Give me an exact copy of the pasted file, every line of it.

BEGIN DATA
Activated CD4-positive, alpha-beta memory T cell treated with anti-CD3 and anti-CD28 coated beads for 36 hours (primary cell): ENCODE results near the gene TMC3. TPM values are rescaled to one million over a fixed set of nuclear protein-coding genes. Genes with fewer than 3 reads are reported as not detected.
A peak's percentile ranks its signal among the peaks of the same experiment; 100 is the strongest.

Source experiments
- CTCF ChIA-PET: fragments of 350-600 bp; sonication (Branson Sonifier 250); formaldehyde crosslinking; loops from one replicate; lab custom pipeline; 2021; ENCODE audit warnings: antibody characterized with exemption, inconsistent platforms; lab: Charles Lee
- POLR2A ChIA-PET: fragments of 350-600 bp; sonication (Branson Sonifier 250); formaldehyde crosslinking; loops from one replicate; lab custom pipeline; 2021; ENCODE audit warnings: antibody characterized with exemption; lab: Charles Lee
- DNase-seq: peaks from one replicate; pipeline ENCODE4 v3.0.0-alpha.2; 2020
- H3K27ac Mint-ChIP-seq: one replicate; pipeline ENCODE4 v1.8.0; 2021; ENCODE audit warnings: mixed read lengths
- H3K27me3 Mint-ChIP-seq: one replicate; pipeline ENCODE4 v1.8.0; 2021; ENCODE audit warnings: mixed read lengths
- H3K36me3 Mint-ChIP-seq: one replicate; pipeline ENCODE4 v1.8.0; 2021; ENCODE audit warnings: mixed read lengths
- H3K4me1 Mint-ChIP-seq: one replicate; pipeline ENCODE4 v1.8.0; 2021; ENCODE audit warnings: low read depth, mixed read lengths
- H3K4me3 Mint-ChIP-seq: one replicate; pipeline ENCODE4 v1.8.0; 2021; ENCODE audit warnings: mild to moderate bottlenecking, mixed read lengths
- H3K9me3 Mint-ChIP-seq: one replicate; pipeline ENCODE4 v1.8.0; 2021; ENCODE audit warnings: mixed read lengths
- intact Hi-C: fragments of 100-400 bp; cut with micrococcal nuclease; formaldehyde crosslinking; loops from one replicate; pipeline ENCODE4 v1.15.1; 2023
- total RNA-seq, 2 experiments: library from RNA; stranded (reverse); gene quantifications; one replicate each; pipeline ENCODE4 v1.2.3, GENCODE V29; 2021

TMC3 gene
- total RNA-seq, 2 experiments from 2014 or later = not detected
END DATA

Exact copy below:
Activated CD4-positive, alpha-beta memory T cell treated with anti-CD3 and anti-CD28 coated beads for 36 hours (primary cell): ENCODE results near the gene TMC3. TPM values are rescaled to one million over a fixed set of nuclear protein-coding genes. Genes with fewer than 3 reads are reported as not detected.
A peak's percentile ranks its signal among the peaks of the same experiment; 100 is the strongest.

Source experiments
- CTCF ChIA-PET: fragments of 350-600 bp; sonication (Branson Sonifier 250); formaldehyde crosslinking; loops from one replicate; lab custom pipeline; 2021; ENCODE audit warnings: antibody characterized with exemption, inconsistent platforms; lab: Charles Lee
- POLR2A ChIA-PET: fragments of 350-600 bp; sonication (Branson Sonifier 250); formaldehyde crosslinking; loops from one replicate; lab custom pipeline; 2021; ENCODE audit warnings: antibody characterized with exemption; lab: Charles Lee
- DNase-seq: peaks from one replicate; pipeline ENCODE4 v3.0.0-alpha.2; 2020
- H3K27ac Mint-ChIP-seq: one replicate; pipeline ENCODE4 v1.8.0; 2021; ENCODE audit warnings: mixed read lengths
- H3K27me3 Mint-ChIP-seq: one replicate; pipeline ENCODE4 v1.8.0; 2021; ENCODE audit warnings: mixed read lengths
- H3K36me3 Mint-ChIP-seq: one replicate; pipeline ENCODE4 v1.8.0; 2021; ENCODE audit warnings: mixed read lengths
- H3K4me1 Mint-ChIP-seq: one replicate; pipeline ENCODE4 v1.8.0; 2021; ENCODE audit warnings: low read depth, mixed read lengths
- H3K4me3 Mint-ChIP-seq: one replicate; pipeline ENCODE4 v1.8.0; 2021; ENCODE audit warnings: mild to moderate bottlenecking, mixed read lengths
- H3K9me3 Mint-ChIP-seq: one replicate; pipeline ENCODE4 v1.8.0; 2021; ENCODE audit warnings: mixed read lengths
- intact Hi-C: fragments of 100-400 bp; cut with micrococcal nuclease; formaldehyde crosslinking; loops from one replicate; pipeline ENCODE4 v1.15.1; 2023
- total RNA-seq, 2 experiments: library from RNA; stranded (reverse); gene quantifications; one replicate each; pipeline ENCODE4 v1.2.3, GENCODE V29; 2021

TMC3 gene
- total RNA-seq, 2 experiments from 2014 or later = not detected